Two Cities Sue Wells Fargo For Discrimination

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The New York Times has posted an article that discusses recent lawsuits that accuse Wells Fargo of discriminating against African Americans by steering them into predatory loans. Allegedly, the company deliberately pushed African American homeowners, who qualified for prime mortgages, to subprime loans. The lawsuits claim that the homeowners could have kept up with mortgage payments on a prime loan, but the more expensive subprime loan payments caused them to default on the loan. The case also claims that Wells Fargo should have known that would happen.

One of the lawsuits comes from Memphis, Tennessee and the other from Baltimore, Maryland.

“The City of Memphis and Shelby County have not alleged that Wells Fargo lending practices resulted in a host of social and political ills plaguing entire sections of the community,” Judge Anderson wrote in a 32-page order. “Rather plaintiffs contend that defendants have targeted individual property owners with specific lending practices (reverse redlining), resulting in specific effects (foreclosures and vacancies) at specific properties, which in turn created specific costs (services and tax revenue) for local government.”

Judge Anderson of the Federal District Court for the Western District of Tennessee dismissed the lawsuit, saying that it was too “broadly drawn.” Judge Anderson’s ruling came about 2 weeks after a similar case was dismissed in Baltimore by Judge Motz.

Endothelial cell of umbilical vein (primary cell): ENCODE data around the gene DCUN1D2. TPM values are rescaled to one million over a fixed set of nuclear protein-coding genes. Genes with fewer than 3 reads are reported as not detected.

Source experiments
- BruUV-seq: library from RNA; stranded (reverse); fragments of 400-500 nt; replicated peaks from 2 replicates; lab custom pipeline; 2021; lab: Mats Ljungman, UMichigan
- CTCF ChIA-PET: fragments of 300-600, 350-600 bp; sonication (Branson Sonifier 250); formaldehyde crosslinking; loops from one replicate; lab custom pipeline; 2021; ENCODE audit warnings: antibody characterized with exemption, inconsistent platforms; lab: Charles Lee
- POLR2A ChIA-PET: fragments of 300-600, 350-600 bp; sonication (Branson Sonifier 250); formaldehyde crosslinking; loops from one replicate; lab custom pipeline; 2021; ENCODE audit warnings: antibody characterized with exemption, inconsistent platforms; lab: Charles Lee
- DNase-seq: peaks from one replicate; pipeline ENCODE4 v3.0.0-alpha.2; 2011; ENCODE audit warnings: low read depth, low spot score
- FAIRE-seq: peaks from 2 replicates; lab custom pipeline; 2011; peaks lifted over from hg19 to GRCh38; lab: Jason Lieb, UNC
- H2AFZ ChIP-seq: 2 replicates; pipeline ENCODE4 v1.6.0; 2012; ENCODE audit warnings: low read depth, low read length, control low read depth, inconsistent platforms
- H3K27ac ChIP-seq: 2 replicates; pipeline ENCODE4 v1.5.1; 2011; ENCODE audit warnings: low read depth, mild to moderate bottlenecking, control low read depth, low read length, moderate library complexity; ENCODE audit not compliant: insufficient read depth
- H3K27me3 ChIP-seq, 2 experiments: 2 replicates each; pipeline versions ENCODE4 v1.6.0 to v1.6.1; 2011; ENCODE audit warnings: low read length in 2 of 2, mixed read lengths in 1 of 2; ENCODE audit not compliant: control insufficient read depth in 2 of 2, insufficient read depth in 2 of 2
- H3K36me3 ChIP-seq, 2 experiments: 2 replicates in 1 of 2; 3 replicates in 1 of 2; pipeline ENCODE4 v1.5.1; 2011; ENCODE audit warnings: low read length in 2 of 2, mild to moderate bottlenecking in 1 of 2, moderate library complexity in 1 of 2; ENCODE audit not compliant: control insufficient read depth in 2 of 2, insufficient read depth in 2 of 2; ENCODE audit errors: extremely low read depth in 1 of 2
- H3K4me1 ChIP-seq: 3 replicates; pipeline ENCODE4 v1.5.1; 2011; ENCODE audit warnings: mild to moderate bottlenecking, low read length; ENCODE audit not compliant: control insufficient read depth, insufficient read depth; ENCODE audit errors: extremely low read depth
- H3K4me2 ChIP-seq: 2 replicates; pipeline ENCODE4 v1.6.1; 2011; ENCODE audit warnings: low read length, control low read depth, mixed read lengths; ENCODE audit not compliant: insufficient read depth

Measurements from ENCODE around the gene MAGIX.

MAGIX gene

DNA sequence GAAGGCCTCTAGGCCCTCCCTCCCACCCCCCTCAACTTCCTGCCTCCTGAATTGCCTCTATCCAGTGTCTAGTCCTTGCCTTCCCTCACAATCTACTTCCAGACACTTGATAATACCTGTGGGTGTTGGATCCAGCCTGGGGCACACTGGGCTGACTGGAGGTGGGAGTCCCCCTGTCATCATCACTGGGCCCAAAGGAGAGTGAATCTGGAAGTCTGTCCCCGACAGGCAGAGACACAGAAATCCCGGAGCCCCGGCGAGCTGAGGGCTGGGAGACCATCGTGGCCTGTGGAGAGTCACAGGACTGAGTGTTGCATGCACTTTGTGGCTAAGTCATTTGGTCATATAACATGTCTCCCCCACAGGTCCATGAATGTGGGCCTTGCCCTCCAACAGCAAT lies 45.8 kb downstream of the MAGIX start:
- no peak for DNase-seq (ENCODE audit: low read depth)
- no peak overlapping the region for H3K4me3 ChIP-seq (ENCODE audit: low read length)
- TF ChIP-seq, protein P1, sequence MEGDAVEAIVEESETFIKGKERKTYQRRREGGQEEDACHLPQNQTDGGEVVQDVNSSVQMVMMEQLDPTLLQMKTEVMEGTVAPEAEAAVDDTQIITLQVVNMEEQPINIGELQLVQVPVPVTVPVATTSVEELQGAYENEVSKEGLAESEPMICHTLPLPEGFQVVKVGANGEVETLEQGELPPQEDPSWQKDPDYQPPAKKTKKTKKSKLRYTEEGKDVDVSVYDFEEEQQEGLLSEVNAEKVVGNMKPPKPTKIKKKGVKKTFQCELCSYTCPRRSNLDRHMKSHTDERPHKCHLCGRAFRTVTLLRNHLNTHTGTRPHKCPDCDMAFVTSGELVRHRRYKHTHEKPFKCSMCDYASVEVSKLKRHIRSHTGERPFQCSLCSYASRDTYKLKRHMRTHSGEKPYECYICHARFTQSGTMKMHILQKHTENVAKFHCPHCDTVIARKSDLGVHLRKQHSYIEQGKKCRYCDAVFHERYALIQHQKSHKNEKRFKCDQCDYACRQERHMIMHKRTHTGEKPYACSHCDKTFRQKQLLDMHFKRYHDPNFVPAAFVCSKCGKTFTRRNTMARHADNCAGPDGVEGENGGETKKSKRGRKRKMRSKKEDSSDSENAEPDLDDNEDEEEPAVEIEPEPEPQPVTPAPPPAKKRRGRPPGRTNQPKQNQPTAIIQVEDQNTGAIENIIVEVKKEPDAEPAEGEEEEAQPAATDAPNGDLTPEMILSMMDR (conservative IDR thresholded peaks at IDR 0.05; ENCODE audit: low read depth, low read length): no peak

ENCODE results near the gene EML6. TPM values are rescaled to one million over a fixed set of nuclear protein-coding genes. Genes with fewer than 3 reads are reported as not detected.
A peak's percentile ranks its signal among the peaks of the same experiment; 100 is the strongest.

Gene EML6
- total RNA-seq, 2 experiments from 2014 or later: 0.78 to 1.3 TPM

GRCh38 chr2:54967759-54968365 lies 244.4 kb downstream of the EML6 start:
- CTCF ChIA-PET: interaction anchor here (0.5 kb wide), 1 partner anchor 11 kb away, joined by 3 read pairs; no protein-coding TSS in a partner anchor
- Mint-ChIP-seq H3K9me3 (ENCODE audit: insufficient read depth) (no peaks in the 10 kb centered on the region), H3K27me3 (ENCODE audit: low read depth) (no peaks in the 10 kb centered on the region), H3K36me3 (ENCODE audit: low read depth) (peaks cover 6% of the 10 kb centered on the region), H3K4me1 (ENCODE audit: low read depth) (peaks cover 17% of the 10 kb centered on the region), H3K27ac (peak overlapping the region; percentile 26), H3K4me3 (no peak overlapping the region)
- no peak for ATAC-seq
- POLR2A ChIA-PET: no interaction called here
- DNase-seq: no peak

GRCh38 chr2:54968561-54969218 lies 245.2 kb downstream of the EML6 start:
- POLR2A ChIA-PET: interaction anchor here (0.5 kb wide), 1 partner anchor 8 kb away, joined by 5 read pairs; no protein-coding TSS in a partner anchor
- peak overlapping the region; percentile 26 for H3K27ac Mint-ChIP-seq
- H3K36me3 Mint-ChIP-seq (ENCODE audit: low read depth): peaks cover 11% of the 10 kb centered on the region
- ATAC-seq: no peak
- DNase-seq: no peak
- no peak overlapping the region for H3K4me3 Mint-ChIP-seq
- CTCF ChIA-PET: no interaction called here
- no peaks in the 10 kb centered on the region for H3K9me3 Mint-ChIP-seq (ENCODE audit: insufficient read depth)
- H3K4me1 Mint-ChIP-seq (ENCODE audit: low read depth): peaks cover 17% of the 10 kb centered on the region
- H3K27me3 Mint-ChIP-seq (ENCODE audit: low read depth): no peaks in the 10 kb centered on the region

But this time, Judge Motz said city officials had narrowed the allegations enough to show a plausible link between Well Fargo’s actions and its impact on the city. The issue, he said, was whether “the city has plausibly alleged that the properties in question would not have become vacant but for the allegedly improper loans made by Wells Fargo.”

He said the city provided the link by claiming that Wells Fargo deliberately steered African-American borrowers who qualified for prime mortgages into subprime loans. As a result, the plaintiffs claim, borrowers who could have kept up with payments on a prime loan defaulted because of the more expensive subprime payments.
But this time, Judge Motz said city officials had narrowed the allegations enough to show a plausible link between Well Fargo’s actions and its impact on the city. The issue, he said, was whether “the city has plausibly alleged that the properties in question would not have become vacant but for the allegedly improper loans made by Wells Fargo.”

Ms. Teri Schruttenbrunner, a spokeswoman for Wells Fargo, said:
“We disagree with these rulings, and we will present the facts which we believe will ultimately win these cases. Our team members make loan pricing decisions based on credit and transaction risks, consistently treating our customers fairly.”

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